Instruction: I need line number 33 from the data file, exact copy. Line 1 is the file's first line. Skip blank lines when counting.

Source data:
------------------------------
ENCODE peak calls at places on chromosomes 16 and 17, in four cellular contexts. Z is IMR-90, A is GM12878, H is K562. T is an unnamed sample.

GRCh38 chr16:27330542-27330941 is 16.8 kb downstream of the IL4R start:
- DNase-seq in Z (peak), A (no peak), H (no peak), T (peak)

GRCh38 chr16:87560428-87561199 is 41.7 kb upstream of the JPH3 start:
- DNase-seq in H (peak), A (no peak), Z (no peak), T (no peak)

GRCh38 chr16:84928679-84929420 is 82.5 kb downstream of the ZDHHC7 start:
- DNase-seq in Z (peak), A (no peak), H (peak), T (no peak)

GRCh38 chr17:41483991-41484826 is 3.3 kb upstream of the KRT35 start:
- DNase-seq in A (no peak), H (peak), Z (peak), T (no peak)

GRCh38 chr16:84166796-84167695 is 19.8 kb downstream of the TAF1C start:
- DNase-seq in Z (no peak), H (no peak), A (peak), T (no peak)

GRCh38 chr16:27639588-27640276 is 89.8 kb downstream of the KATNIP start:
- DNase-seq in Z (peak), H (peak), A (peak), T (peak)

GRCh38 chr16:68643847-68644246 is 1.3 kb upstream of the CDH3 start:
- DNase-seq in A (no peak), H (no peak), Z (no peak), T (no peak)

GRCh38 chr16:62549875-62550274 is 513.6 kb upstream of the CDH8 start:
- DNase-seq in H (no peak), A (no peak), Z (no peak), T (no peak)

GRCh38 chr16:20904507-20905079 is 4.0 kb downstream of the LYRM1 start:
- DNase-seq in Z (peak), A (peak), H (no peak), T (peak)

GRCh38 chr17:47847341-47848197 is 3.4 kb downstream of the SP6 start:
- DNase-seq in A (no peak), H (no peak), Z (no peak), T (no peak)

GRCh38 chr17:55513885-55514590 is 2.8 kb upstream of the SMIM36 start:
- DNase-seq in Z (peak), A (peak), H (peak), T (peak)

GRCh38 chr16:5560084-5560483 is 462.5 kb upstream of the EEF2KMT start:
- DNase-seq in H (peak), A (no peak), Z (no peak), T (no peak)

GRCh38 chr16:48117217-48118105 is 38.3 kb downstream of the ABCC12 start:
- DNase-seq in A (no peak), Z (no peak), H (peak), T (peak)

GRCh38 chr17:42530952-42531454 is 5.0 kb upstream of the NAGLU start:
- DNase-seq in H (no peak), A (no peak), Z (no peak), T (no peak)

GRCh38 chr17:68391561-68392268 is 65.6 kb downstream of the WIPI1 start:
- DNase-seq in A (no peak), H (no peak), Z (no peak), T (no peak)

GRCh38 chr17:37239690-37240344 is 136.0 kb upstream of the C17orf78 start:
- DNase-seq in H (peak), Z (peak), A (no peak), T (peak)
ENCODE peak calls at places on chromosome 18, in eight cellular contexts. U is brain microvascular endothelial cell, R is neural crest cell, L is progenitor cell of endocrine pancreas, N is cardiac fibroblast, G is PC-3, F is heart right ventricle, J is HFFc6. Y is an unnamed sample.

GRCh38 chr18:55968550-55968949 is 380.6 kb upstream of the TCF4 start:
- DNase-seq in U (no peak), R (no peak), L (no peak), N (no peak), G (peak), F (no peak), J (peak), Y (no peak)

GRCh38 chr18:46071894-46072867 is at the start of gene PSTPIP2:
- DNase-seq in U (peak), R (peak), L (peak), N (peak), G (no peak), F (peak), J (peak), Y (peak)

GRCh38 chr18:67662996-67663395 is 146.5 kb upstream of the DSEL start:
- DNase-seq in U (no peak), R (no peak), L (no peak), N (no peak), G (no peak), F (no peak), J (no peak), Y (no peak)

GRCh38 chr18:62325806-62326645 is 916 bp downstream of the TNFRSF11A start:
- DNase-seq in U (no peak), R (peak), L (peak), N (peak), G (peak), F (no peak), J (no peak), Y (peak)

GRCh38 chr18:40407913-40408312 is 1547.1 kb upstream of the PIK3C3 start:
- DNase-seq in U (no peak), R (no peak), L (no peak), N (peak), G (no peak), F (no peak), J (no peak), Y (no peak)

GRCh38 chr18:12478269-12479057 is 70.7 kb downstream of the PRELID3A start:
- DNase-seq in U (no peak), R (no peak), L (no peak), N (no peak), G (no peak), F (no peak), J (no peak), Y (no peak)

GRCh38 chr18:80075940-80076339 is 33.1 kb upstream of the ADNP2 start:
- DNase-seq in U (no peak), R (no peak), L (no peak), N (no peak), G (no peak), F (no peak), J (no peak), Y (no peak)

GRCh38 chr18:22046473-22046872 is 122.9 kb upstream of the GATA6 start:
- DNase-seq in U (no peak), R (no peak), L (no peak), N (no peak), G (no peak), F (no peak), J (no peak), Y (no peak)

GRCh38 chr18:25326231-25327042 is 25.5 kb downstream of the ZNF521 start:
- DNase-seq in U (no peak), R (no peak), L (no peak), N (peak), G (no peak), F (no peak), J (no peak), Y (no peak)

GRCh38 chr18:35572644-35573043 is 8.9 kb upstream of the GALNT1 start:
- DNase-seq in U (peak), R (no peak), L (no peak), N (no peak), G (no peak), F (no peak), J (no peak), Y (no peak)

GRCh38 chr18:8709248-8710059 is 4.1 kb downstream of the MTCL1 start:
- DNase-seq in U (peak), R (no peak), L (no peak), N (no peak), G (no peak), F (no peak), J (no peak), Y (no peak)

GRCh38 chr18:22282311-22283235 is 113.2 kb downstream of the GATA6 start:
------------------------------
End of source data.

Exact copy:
- DNase-seq in H (peak), Z (peak), A (no peak), T (peak)